New non-animal models and a weight of evidence approach could reduce the amount of animal testing required by regulators

Innovations for in vitro and in silico models for predictive toxicology are gaining ground. Typically, in order for regulatory bodies like the US Food and Drug Administration (FDA) to approve the use of new chemicals, many studies using animal and non-animal models must be run. These studies range from addressing physiological effects on people and wildlife to the ecological effects of a chemical ending up in the environment. One of the most crucial steps in the process is predictive toxicology, which researches the chemical’s effect on biological processes.

Part of what drives these innovations is our better understanding of the mechanism of action of toxic responses. Regulators are starting to trust New Approach Methodologies (basically any non-animal approach to chemical risk assessment), because our understanding of the strengths and limitations of non-animal models is improving every year.

Selection of the right non-animal model is critical and should be based on a sound scientific rationale. For example, there are a number of in vitro models for testing lung toxicity, ranging from simple in vitro 2D cell cultures through the more complex 3D tissue models and “lung on a chip” models. The favored regulatory models are the 3D tissue models which recapitulate the structure and functions of the upper and lower airway regions of the lung.

A pivotal inhalation study

In one 2018 case study by the US Environmental Protection Agency (EPA), researchers described how the pesticide, chlorothalonil, was analyzed for inhalation risk assessment for point of contact toxicity. In the pesticides original risk assessment in 2010, it was noted that a repeat dose inhalation study was not available, and the authors felt that there were too many animal welfare concerns and overestimation of toxicity. In order to avoid these issues, Syngenta suggested to the EPA that it should perform an in vitro assay to characterize the risk to human health from inhalation of chlorothalonil. Charles River performed the test for Syngenta using EpiThelix human upper airway tissue model, MucilAirTM,which is derived from primary human airway epithelial cells. As this was so successful, Syngenta incorporated this data into a New Approach Methodology with particle size distributions (PSDs), computational fluid dynamics (CFD), and worker breathing measurements to derive a point of departure for expected human equivalent concentrations (HECs) for the risk assessment. The EPA assessed the NAM and will evaluate this data for respiratory toxicity from registrants on a case by case basis.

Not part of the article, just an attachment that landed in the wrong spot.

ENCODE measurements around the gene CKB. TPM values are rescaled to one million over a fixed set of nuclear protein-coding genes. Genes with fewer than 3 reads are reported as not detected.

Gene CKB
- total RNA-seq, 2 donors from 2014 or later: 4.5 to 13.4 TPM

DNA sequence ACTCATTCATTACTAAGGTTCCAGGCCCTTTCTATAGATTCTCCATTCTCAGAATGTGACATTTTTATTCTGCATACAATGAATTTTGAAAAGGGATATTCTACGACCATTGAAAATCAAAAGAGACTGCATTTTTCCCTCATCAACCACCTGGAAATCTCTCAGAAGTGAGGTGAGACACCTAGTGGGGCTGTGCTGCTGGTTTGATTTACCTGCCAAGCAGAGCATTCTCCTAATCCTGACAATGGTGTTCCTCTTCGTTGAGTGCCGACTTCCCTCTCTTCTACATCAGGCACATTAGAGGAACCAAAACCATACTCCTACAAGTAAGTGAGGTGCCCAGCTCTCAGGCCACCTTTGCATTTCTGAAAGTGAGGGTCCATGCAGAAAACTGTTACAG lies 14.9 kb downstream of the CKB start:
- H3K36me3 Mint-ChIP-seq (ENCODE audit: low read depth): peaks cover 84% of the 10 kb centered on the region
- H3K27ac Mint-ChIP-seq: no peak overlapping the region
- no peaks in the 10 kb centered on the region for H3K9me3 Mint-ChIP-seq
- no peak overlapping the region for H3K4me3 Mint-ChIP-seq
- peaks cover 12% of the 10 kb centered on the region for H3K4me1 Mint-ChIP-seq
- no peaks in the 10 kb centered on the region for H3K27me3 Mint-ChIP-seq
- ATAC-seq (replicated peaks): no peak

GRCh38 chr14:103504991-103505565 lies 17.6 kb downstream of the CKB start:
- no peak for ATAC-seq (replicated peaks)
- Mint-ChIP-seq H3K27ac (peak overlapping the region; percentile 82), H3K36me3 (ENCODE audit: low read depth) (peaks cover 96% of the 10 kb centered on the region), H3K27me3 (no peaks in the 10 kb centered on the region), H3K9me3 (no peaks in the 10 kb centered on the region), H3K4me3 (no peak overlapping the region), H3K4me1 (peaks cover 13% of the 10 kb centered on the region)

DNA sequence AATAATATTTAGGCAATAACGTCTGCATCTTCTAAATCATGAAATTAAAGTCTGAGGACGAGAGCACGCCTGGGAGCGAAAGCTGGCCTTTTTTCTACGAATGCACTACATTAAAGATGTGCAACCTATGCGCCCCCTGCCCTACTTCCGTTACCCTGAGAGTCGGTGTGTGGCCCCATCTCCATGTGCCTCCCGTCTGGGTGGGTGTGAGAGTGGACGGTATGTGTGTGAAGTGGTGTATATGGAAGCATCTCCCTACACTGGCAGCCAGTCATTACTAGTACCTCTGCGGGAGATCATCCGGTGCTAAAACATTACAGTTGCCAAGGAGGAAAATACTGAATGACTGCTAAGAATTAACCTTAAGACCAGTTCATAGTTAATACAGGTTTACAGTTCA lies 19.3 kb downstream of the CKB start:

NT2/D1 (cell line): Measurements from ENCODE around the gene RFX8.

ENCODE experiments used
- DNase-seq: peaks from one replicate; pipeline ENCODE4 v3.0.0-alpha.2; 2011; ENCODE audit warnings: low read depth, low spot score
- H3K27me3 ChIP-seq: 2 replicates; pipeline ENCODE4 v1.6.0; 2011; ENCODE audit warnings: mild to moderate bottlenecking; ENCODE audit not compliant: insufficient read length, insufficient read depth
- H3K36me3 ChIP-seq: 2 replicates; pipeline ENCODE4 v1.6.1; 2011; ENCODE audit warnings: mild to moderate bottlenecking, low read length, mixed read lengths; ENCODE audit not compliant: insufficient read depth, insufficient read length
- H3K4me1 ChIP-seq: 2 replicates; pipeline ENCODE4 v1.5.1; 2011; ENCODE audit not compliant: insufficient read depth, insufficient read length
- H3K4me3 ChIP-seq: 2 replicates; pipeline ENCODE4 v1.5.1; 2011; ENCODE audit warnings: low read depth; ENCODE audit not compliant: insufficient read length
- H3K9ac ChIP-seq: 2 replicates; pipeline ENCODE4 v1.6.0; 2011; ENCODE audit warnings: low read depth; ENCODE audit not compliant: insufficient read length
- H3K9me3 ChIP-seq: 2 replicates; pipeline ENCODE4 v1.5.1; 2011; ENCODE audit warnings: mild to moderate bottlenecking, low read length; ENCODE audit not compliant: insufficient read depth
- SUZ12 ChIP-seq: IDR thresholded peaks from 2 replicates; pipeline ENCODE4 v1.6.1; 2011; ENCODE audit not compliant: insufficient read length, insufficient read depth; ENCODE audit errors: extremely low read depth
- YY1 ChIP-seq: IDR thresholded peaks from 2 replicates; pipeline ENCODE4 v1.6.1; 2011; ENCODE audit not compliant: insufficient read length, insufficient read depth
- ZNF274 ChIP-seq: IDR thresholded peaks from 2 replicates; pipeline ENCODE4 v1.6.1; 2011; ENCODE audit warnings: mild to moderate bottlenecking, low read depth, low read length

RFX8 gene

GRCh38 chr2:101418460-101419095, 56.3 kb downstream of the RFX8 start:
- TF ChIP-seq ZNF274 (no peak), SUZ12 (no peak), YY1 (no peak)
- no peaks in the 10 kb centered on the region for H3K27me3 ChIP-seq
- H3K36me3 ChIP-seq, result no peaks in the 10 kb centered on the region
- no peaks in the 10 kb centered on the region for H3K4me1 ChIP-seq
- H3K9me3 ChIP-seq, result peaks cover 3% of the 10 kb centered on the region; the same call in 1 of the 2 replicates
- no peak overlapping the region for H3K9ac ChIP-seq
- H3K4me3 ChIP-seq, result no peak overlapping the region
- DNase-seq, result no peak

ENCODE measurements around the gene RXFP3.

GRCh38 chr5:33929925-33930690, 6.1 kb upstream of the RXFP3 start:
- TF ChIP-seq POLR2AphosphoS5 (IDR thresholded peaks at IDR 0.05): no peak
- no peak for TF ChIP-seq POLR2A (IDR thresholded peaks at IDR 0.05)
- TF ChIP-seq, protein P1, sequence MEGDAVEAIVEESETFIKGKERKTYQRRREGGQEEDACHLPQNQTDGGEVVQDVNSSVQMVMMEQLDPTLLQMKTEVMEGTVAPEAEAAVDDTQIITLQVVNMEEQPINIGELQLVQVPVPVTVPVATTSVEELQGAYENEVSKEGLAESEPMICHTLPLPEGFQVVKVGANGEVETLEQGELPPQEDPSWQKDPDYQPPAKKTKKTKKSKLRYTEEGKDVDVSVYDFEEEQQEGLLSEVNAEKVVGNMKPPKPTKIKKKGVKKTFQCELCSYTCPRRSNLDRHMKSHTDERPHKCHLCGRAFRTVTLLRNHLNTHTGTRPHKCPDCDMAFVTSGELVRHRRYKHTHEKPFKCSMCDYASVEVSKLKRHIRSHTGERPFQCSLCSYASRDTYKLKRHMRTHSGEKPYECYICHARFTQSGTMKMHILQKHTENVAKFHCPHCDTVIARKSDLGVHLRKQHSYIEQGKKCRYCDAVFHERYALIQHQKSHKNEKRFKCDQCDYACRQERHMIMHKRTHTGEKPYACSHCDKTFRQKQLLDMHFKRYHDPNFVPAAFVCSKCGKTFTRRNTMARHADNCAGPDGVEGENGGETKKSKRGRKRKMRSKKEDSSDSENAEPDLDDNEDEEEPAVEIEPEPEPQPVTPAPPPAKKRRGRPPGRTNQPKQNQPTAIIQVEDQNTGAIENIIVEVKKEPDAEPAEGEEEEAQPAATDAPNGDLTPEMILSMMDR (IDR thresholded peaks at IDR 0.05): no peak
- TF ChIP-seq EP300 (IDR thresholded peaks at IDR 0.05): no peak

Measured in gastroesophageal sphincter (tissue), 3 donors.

In this case, in vitro models allowed for the replacement of in vivo models while still giving the sponsor and regulators the information they needed about the pesticide’s risks. If applied to similar problems, in vitro models like MucilAirTM could reduce the number of animals needed for predictive toxicology studies by replacing them entirely. To achieve the greatest potential of these models, regulations would need to continue to be updated to reflect the new scientific reality.

We have come a long way from the paradigm that risk assessment is simply based on animal safety studies, and the regulatory authorities are increasingly accepting of an integrated toxicology or weight of evidence approach using a broad range of different models. Better yet, in some specific, scientifically justified cases, they are not requiring animal studies at all. Does this mean that we will soon be running most preclinical safety programs without animals? No, but we are still moving in the right direction to limit their use to where they are absolutely required.

Our four-part series on predictive toxicology concludes tomorrow with some perspective from a toxicology expert on how the field should approach predictive toxicology studies going forward.